Confederate letter with a military address and a sad statistic

Confederate letter with a military address and a sad statistic
By Patricia A. Kaufmann

It’s a simple folded letter canceled from the UNIVERSITY OF VIRGINIA/SEP/21 (1861)with a PAID with manuscript rate “10”. It is addressed to “Capn. Philip B(arraud)Cabell, Care of Gen. P(hilip) St. Geo(rge) Cocke, Commanding 5th Brigade, Fairfax C. House, Va.” - a dynamite military address of the sort that many Confederate collectors seek to acquire. As is often the case, the address has a lot of captivating history behind it.

Capt. Cabell was a volunteer aid to General Philip St. George Cocke, educated at the University of Virginia and from the influential Cabell family. The family papers of the Cabell family, intermixed with many from the Cocke family, number well over 4,000 and are housed in the Special Collections Library of the University of Virginia. They span the years of 1783-1887 and include such incredible documents as a copy of a draft of a report on the the Battle of First Manassas, originally submitted by Philip St. George Cocke to General Pierre T. Beauregard.

Brigadier General Philip St. George Cocke was born on April 17, 1809 and raised in the area of Bremo. His father, Major General John Cocke, had made a significant name for himself during the War of 1812. Impressed with the accomplishments of his father, young Philip wished to achieve the same acclaim.

Graduating from the University of Virginia in 1828, Cocke attended West Point Military Academy. Upon graduation, Cocke served in the army for two years, then resigned and returned to Virginia, where he married Sally Bowdoin. Sometime in the late 1820’s, they moved to Powhatan County and he became deeply involved in local and state affairs.

In 1859, Cocke became alarmed by the John Brown uprising at Harper’s Ferry. He was not alone in his apprehension that such a situation could occur at home. He formed a militia unit to prepare for such a hostility. The famous Powhatan Troop was his organization, and he personally financed, equipped and armed the unit.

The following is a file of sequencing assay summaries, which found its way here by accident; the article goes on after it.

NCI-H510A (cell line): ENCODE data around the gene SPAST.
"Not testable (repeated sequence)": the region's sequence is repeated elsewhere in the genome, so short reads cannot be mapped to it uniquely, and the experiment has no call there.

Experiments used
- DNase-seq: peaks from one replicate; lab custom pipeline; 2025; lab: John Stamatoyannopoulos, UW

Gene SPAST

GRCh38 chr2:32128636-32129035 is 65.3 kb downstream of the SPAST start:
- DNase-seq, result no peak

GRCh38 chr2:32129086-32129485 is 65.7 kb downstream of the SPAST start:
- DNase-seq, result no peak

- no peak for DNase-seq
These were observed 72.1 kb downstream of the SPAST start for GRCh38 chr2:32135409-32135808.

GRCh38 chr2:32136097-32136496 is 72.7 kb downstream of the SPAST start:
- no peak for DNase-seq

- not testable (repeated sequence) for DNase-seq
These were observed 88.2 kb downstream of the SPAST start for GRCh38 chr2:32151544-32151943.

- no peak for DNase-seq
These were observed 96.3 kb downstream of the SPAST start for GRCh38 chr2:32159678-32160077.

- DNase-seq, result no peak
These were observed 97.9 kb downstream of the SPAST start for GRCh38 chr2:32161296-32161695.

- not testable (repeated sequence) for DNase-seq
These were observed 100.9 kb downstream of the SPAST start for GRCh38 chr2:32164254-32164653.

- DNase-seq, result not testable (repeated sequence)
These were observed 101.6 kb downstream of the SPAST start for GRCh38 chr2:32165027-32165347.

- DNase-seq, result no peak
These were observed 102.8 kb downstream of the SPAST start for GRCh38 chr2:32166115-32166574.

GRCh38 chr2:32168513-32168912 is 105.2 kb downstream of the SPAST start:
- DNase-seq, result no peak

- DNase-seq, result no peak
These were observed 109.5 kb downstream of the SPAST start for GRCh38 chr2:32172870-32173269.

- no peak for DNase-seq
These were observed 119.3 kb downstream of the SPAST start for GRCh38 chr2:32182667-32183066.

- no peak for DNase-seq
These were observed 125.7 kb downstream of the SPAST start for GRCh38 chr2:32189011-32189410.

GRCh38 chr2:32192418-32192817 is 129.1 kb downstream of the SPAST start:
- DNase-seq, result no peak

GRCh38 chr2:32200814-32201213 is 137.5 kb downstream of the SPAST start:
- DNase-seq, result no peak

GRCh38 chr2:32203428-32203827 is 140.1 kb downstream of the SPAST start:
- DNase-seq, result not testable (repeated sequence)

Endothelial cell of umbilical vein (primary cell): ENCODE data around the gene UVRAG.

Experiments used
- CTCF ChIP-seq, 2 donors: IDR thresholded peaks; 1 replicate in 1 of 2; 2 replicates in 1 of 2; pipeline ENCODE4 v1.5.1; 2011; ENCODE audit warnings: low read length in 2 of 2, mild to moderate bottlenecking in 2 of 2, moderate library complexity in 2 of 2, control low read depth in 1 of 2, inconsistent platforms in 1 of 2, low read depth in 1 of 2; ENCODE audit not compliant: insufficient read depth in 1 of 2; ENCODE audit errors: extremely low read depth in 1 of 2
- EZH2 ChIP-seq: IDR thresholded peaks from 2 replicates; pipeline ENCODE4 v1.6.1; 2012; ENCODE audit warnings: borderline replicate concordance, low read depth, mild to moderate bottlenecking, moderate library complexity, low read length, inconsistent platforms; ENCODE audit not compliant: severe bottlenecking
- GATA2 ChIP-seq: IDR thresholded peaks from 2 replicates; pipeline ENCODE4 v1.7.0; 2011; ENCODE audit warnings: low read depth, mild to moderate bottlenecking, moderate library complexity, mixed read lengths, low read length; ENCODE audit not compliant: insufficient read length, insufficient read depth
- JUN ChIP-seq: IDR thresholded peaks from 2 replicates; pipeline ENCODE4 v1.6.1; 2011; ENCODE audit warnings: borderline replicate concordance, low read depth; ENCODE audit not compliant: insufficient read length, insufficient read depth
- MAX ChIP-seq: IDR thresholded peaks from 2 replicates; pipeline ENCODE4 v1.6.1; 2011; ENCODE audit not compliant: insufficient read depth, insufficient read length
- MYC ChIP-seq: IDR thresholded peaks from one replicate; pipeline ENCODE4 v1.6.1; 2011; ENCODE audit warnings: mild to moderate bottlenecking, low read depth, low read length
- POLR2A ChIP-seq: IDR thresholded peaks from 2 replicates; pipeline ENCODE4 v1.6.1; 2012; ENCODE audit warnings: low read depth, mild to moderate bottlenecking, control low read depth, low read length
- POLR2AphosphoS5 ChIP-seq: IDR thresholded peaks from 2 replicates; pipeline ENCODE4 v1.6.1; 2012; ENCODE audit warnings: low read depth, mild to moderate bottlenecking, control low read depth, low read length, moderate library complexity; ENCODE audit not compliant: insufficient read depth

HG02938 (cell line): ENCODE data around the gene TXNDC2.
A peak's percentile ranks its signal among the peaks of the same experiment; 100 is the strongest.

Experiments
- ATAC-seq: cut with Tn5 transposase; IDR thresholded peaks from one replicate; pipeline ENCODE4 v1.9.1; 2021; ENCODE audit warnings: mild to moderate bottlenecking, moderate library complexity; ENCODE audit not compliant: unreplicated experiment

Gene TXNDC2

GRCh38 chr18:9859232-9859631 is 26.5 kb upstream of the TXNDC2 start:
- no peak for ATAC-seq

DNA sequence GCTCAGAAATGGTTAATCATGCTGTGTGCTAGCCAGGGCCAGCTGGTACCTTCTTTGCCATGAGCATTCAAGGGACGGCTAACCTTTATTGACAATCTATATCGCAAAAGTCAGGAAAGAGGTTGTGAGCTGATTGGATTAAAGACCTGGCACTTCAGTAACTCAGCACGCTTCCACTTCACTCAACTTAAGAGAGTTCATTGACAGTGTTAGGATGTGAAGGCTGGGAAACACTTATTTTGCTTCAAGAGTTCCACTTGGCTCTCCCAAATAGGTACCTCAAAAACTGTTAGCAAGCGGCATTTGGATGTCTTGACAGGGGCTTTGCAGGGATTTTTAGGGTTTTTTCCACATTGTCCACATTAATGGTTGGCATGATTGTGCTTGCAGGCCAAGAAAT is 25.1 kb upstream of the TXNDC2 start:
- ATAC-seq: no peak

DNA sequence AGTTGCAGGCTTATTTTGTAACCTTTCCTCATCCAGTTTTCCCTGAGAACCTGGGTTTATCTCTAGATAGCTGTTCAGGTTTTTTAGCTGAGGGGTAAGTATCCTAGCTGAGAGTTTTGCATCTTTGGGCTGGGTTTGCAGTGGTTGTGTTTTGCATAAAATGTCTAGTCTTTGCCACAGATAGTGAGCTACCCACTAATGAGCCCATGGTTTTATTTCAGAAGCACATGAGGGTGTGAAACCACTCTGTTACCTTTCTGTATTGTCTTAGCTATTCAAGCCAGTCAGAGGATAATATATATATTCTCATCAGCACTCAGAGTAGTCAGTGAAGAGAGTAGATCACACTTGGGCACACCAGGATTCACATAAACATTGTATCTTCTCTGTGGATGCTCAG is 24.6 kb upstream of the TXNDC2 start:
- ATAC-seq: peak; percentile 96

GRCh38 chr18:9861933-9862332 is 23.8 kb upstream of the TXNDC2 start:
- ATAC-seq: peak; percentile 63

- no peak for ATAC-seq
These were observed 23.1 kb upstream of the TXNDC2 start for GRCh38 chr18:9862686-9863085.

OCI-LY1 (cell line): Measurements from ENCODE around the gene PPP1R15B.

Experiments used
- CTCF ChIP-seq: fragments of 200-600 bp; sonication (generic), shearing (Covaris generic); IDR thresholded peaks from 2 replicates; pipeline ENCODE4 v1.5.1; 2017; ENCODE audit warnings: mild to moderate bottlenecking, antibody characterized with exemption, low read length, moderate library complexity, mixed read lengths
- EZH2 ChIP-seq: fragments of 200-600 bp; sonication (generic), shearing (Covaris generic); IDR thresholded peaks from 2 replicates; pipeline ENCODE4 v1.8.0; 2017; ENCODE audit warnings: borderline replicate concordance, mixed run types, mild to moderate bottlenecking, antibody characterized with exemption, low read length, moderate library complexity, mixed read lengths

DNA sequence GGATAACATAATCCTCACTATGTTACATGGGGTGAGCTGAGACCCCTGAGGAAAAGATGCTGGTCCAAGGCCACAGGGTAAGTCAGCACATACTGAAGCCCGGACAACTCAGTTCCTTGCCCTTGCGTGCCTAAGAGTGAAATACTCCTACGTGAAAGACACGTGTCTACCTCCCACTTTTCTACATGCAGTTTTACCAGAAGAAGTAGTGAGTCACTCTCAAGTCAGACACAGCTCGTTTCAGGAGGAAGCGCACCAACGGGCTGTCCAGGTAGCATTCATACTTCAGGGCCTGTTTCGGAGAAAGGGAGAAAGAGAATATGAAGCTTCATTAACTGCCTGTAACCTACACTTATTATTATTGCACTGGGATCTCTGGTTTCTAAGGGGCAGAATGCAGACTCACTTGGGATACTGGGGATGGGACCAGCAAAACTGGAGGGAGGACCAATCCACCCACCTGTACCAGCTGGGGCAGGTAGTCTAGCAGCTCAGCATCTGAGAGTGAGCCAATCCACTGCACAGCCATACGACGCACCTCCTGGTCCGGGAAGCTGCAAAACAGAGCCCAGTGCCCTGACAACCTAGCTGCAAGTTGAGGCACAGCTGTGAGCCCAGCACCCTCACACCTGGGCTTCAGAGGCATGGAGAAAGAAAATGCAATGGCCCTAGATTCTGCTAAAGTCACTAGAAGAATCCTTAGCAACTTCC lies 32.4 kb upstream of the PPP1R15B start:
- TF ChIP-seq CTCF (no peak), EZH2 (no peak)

The threat of hostilities from within the county never materialized; instead, the hostilities were from Virginia’s neighbors to the North. When the Civil War erupted, the handsomely-uniformed and effectively-mounted Powhatan Troop was prepared
to go to the action. Cocke was commissioned a general by the State of Virginia; he was briefly separated from the Troop but reunited just prior to Manassas.

Cocke finally had his opportunity for military greatness. Although a brigadier general in the Provisional Army of Virginia, he was made a colonel when the Virginia troops were consolidated with the Confederate Army. This was a profound personal disappointment For this proud, accomplished man of immense wealth, a depressive state of mind began to consume and erode his emotional foundation.

At the Battle of Manassas, Cocke distinguished himself in battle and valor, but he felt that Confederate General P. G. T. Beauregard did not give him the credit he deserved. A confrontation between the men produced nothing to change the official reports. Cocke found the slight overwhelming, sliding him into mental depression.

After several months, Cocke received a nomination to the rank of brigadier general. This promotion took place in October of 1861; but it was too late. Cocke was emotionally destroyed.

Returning home for Christmas a crushed man, Cocke shot himself in the head the following evening on December 26, 1861, outside his beloved plantation, Belmead. He was the only Confederate general officer to ever commit suicide.

The life of Philip St. George Cocke is quite contrary to the oft defined cause of the Civil War. His father was a champion of emancipation and spent a lifetime in its pursuit. Young Cocke echoed his father’s sentiments in his effort to live up to his father’s achievements. The method in which he lost his life was a tragedy.